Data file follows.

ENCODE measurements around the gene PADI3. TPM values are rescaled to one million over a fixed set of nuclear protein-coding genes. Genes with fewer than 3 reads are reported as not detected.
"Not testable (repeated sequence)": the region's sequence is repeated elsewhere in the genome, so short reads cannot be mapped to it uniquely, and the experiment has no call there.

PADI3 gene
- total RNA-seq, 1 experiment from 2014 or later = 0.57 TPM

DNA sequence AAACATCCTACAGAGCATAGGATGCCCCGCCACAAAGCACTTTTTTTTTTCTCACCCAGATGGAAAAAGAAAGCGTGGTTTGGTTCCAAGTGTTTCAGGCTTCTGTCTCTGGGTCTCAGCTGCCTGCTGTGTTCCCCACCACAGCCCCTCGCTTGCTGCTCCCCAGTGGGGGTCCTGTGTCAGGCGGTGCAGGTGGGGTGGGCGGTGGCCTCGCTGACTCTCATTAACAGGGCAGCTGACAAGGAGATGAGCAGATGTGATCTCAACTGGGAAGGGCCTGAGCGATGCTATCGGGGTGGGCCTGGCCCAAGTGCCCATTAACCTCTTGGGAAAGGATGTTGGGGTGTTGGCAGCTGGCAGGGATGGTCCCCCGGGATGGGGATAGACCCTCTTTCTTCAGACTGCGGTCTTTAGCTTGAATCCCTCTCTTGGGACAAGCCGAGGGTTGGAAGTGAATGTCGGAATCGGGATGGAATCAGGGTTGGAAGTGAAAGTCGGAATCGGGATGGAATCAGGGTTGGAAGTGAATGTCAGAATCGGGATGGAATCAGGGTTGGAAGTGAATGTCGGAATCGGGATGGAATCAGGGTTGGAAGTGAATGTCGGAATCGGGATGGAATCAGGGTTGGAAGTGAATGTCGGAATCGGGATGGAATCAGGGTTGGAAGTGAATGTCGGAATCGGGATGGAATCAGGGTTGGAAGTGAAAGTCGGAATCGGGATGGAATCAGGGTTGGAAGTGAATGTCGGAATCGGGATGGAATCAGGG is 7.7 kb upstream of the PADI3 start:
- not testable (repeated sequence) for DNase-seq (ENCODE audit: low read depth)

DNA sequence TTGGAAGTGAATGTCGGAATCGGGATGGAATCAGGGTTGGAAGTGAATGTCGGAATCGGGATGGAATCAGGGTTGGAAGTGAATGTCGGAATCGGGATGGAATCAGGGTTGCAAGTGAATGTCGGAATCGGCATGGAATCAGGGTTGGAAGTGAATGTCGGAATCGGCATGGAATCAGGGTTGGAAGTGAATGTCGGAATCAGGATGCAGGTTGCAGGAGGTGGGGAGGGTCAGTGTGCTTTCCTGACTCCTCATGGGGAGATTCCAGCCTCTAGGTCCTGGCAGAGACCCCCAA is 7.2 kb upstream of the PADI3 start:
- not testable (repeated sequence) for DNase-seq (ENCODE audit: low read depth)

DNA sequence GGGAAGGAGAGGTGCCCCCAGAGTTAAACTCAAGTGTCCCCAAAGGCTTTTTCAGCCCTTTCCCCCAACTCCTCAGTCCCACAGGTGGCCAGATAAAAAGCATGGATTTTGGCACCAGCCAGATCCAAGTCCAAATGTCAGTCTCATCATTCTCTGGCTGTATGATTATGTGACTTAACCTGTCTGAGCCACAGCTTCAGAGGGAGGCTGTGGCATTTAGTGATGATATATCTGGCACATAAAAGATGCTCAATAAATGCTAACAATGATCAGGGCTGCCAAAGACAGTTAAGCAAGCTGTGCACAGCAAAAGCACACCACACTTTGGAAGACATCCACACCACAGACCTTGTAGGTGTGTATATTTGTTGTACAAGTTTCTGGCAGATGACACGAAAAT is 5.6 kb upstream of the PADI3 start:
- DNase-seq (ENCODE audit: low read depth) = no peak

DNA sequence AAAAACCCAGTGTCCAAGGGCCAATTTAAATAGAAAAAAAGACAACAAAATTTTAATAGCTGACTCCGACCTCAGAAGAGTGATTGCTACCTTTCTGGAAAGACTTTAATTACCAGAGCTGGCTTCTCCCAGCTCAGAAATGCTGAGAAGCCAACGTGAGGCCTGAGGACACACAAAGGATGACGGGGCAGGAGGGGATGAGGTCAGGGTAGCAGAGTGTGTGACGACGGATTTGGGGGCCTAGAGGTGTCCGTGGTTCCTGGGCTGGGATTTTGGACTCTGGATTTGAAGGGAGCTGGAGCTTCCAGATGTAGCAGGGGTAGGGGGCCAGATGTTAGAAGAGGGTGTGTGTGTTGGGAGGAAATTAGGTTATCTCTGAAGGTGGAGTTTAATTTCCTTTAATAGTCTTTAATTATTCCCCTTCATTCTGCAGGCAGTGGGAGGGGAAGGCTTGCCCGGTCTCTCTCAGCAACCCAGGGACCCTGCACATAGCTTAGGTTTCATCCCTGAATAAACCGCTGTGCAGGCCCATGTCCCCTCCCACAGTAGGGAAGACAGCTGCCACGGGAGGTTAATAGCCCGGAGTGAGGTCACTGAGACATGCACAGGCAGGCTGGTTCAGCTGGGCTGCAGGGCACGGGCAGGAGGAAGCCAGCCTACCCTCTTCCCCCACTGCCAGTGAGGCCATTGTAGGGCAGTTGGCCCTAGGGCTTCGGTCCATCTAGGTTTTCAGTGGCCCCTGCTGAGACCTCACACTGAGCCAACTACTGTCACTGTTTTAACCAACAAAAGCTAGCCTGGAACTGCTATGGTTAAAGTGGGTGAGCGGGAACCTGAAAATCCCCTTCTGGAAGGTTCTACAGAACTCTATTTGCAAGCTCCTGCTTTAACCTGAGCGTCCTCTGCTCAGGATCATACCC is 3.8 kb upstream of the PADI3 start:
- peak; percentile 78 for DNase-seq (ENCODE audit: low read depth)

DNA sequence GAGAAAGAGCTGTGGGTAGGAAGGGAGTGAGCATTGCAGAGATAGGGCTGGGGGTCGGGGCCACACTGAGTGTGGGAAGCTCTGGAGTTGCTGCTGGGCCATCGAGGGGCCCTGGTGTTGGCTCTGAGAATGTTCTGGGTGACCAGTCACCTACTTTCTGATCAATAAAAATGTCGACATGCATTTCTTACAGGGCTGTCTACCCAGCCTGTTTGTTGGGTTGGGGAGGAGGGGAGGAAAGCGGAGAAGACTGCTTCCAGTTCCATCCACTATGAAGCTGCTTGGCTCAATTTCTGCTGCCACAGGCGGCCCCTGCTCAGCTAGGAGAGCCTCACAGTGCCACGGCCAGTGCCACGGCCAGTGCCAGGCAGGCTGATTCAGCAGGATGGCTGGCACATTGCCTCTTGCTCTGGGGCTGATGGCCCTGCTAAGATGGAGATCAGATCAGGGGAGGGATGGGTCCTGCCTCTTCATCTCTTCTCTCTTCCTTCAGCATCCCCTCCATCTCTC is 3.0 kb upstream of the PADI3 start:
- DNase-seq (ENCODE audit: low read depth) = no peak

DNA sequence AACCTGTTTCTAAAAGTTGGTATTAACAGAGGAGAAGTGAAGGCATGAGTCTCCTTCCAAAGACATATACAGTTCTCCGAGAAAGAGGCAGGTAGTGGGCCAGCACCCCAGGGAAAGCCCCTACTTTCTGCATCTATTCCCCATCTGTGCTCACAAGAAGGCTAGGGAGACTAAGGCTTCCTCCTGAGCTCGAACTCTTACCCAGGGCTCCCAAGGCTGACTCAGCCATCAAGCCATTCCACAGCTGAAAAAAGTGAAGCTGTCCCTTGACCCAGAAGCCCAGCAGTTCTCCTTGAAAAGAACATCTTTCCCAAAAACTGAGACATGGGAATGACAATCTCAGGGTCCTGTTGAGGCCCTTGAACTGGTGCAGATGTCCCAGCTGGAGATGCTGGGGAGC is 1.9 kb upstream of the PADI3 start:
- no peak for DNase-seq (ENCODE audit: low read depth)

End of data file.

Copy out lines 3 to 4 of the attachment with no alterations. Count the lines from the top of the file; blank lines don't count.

PADI3 gene
- total RNA-seq, 1 experiment from 2014 or later = 0.57 TPM